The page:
The primate hands family tree shows how dominant behavior in primates can be linked with hand structure. For example, gorillas & baboons are known to belong to the most dominant/aggressive primate species and both species have a hand structure that is different from other primate species!
It is rather fascinating to see that both species (gorilla + baboon) actually have a hand structure that reminds us of the typical hand differences seen between males and females, incuding: short fingers, broad palms & a low 2D:4D digit ratio.
These biological & evolutionary patterns appear to explain why in nearly all primate species males tend to dominate females. Except for the bonobos of course, females tend to collectively dominate males by forming alliances and use sexuality to control males – interestingly, a few years ago a study reported that bonobos have a rather human-like 2D:4D digit ratio (close to 0.94)… which is illustrative for their rather high emotional intelligence. The Bonobo-society has been described as ‘extraordinarily peacefull’.
This illustrates that Sir Charles Bell was very right about the hand representing capacity, and modern science has still a long way to go in order to understand properly how the structure of the hand corresponds with behavior!
The video ‘Evolution of the human hand’ – presents a detailed picture of how modern science perceives the evolution of the human hand in time. The video is sort of based on Darwin’s evolution theory, but the details were delevered by experts in anthropology who studied how the hand shape, finger length & palmar creases evolved during the past 1.8 million years.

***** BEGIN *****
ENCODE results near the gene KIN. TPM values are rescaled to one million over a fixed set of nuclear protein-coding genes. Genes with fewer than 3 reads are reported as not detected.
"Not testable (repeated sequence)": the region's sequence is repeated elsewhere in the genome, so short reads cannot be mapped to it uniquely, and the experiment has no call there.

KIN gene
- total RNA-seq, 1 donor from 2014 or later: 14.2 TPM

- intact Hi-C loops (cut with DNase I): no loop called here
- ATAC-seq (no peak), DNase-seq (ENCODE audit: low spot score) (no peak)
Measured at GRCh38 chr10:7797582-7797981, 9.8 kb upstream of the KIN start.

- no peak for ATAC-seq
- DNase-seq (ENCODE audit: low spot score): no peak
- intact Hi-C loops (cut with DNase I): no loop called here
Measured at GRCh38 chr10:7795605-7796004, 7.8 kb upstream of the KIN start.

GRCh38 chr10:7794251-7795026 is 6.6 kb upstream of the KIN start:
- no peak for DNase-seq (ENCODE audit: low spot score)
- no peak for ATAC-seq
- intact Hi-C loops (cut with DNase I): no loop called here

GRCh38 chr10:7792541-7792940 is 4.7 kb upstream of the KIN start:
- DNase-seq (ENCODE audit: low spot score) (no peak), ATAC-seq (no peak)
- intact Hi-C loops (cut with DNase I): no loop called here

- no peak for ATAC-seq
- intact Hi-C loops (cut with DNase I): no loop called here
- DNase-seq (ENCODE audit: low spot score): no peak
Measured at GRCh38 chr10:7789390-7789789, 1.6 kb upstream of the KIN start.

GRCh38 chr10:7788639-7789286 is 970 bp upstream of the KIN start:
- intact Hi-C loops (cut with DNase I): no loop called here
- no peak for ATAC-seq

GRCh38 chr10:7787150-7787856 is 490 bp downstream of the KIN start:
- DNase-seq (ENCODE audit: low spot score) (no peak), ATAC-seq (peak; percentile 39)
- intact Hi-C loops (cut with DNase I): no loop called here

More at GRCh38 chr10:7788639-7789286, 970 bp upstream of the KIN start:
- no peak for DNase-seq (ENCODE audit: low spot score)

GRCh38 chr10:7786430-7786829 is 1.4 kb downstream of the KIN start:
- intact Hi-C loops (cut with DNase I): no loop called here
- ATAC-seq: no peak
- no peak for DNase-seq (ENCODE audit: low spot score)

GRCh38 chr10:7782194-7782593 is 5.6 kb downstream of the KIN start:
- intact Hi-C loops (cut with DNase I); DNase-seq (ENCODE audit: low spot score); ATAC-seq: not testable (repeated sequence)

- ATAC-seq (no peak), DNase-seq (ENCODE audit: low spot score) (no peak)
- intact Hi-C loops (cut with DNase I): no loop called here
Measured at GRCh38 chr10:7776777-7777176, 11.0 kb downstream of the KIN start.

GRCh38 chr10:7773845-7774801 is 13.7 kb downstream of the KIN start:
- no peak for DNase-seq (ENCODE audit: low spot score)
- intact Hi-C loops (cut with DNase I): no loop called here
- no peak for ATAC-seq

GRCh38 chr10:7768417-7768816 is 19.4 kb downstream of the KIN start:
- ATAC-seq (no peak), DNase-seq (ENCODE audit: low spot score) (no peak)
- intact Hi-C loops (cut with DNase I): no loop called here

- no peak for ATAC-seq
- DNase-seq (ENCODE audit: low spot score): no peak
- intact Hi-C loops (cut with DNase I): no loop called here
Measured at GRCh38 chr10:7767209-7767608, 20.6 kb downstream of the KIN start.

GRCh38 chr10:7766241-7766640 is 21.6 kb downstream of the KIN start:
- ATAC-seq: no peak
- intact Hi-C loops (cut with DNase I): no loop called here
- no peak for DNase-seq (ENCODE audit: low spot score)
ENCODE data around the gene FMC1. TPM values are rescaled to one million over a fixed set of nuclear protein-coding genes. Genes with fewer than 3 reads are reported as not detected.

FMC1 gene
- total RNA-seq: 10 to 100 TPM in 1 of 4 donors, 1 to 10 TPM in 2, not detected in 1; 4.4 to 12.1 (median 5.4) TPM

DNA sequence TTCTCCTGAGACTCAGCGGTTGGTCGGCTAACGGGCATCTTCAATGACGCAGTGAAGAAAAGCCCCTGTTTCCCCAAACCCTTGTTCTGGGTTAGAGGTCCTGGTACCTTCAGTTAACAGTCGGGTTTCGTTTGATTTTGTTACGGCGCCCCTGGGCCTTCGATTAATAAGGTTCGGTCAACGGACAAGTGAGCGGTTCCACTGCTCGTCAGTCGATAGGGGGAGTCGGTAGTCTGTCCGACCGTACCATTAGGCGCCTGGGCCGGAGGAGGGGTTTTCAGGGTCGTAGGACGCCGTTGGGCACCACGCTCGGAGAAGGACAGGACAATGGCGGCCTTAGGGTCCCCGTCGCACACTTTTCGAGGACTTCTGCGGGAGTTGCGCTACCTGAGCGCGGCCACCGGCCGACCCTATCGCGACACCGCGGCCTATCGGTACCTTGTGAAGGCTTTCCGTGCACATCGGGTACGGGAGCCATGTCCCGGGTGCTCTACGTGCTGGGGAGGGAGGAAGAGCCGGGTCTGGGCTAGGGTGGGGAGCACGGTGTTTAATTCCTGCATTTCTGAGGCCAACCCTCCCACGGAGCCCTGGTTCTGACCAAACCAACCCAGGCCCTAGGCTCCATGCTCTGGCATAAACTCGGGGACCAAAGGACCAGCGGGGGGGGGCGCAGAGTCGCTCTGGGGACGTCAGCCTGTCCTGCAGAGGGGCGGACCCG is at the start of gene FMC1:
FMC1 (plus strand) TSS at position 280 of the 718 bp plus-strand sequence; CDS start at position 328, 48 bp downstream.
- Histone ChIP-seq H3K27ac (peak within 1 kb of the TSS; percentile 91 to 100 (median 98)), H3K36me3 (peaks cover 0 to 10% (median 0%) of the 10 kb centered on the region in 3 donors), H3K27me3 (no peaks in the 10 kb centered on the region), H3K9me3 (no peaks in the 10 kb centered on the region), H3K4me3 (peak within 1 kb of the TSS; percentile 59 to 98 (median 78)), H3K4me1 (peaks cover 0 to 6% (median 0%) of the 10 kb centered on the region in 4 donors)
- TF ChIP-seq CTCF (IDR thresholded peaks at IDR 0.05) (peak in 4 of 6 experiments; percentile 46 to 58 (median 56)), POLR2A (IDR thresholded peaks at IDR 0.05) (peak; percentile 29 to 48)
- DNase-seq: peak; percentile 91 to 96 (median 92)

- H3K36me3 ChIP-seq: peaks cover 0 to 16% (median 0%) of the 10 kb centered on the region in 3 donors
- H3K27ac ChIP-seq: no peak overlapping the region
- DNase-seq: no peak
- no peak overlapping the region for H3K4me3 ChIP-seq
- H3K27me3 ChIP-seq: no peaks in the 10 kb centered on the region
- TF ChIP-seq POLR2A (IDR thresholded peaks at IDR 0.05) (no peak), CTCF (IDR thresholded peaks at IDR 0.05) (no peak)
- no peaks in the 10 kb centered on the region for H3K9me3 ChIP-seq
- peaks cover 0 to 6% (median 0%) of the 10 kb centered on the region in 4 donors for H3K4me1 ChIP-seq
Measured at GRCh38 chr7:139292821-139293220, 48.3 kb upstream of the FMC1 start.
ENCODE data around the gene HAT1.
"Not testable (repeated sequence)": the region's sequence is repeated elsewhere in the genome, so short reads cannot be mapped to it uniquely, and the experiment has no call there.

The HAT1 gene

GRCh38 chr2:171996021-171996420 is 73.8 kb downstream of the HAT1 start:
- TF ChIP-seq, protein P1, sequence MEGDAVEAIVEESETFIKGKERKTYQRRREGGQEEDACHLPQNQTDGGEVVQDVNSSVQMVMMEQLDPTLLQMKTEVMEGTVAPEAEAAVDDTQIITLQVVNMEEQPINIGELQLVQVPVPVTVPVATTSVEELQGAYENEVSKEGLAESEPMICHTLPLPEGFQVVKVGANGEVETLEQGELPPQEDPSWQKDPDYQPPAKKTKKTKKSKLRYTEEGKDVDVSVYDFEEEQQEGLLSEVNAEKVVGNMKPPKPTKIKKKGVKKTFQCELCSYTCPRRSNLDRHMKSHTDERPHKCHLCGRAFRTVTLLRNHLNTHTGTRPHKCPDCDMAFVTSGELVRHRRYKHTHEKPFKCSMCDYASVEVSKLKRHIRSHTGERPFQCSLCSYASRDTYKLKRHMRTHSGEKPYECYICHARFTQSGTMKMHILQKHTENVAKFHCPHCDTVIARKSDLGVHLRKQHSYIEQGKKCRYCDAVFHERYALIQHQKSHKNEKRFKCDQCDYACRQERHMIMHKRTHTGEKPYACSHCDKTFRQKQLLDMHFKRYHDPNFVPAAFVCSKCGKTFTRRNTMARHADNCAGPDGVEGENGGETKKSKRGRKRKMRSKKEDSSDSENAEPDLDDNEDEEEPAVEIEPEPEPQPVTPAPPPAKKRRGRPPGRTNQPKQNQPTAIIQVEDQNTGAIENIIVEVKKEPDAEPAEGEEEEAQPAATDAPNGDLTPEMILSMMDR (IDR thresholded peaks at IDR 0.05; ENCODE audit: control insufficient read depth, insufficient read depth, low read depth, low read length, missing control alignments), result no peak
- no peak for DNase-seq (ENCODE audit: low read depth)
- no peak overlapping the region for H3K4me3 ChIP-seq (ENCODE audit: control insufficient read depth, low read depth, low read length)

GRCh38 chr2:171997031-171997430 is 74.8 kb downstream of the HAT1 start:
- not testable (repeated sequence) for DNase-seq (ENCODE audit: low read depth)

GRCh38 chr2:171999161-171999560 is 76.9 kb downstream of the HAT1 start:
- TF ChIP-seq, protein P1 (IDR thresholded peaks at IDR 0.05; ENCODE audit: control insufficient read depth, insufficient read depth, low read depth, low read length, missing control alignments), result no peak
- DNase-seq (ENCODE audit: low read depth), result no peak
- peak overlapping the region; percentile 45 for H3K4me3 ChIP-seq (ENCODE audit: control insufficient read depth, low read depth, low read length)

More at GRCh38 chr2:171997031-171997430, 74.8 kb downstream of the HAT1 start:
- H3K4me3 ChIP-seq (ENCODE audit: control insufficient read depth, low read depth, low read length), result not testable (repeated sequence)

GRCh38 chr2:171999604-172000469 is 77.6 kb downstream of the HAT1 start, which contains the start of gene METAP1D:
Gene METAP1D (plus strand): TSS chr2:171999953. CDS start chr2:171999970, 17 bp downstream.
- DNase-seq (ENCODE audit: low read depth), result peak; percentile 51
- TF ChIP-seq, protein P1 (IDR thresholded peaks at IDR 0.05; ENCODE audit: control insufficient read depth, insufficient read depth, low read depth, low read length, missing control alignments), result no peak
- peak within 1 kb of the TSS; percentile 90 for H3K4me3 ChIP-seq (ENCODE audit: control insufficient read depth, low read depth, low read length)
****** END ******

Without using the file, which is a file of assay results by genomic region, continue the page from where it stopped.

The video demonstrates how the ‘early’ humanoid hands (and primates) are typically featured with 3 or more ‘complete transverse creases’ (multiple simian lines), which are positioned horizontal in the hand + two major vertical lines. While at the end of the video displays a typical human hand featured with only 2 curved, oblique positioned ‘primary palmar creases’ (heart line and head line) + one major vertical line (life line).
And the differences between the human hand and the hands of primates served as a model for the evolution of the human hand in time – see below the hands of a man compared to the hands of a baboon, orangutang & chimpanzee.
Another important figure in the history of medical science was the Scottish surgeon John Hunter, who turned the attention of science from the structure of hands to it’s function:
“Structure is the intimate expression of function”
– John Hunter, Scottish surgeon (1728-1793) –
More details about the evolution of other features of the human hand are presented in the articles: